While Mrs. Curmudgeon was recuperating from the birth of the latest little Curmudgeon, we ordered and watched The Conflict, a 78-minute made-for-TV movie from 1973, based on the Brian Moore novel Catholics, starring Martin Sheen and Trevor Howard.
IF YOU DON'T WANT ME TO SPOIL THE MOVIE FOR YOU, QUIT READING NOW!
Anyways, the movie is set in 1999 (then 26 years into the future) and Fr. Cool-Joe (Sheen) is sent to stop monks from an Irish island abbey from saying the old Mass, because people are chartering flights from all over the world to assist at it, such that it's embarrassing the Superior General of their now-enlightened religious order and offending the Church's ecumenical buddies. There's some surprisingly good bits of dialogue in the movie, references to Vatican IV (which forbade private confession), and great contrasts between Fr. Cool-Joe's Marxist-materialist worldview ("I don't know how anyone could define a case of heresy these days") and yoga meditations and the rough-and-tumble monks' defense of the spiritual works of mercy ("but does he talk much about savin' souls, does 'e? I thought not") and singing of old, rigidly Catholic hymns. But in the end, the monastery is sold out by the Abbot, who doesn't really believe in God (the Abbot at one point submits his resignation to Fr. Cool-Joe with the explanation that he's not fit to be Abbot because he lacks faith, but Fr. Cool-Joe tears it up as he leaves, apparently concluding that an atheist is an ideal Abbot in the new Church).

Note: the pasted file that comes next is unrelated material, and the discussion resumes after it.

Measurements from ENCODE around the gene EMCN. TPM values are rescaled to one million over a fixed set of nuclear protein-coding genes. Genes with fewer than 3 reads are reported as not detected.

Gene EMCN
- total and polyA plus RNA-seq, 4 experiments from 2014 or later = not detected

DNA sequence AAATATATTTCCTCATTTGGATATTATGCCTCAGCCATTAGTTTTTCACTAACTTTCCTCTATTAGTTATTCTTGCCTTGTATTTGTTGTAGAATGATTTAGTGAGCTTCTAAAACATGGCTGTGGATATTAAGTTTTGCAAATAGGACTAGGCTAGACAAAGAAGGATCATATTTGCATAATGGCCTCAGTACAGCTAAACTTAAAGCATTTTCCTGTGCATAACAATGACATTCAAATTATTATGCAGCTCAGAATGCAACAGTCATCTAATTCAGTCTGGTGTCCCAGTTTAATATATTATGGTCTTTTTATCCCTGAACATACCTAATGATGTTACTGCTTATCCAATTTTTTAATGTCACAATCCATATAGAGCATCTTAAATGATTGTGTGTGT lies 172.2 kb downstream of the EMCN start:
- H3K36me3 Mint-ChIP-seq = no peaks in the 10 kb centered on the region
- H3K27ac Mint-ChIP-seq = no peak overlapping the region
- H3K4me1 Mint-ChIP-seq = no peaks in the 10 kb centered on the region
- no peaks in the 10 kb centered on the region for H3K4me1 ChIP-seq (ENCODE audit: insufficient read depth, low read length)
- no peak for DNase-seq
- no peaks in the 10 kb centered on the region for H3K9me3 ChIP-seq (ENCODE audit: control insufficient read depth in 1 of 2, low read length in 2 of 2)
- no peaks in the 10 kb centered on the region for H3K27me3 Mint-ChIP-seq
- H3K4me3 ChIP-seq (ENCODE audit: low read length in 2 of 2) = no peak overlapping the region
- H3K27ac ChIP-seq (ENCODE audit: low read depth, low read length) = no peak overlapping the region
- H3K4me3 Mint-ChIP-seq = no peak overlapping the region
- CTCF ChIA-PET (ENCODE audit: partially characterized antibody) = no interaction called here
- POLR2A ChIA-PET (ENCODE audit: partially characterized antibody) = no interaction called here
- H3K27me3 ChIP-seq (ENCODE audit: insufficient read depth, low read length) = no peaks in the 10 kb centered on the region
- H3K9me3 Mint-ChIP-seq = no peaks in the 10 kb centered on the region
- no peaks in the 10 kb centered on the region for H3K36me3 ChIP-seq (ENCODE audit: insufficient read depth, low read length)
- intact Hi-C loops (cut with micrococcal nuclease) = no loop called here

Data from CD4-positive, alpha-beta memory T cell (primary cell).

Mrs. Curmudgeon and I (who were both illiterate in 1973--she still in diapers) were surprised that exactly the same sorts of things were said then--just a couple of years following the introduction of the Pauline Missal--as are said now. The dating of the certain details notwithstanding (we managed to preserve private confession--at least officially--beyond 1999), I don't think movie has lost much of its currency. The same battles are being fought--between the Matthew Clarks and Donald Wuerls and the Roger Mahoneys and Walter Kaspars of the church and the traditionalists and other orthodox Catholics who are carrying on with the faith as they always have in out-of-the-way places. The same calls to obedience--the type of unthinking obedience to Churchmen rather than to the Church--are being made, and in the case of the movie, that obedience does in fact lead to heresy (denial of the Real Presence). And there are men who play the role of the Abbot--seemingly faithful men who turnout to be perfidious, and who serve the zeitgeist instead of enforce the perennial disciplines of the church. A certain Colorado bishop comes to mind in this respect.
Anyways, if you haven't already seen it, it's worthwhile to track it down. (I know, I'm probably the only one in the world who hasn't already seen it) it's not something you'll find at Blockbuster, but you can rent it through Netflix or buy it from Amazon for $8 new.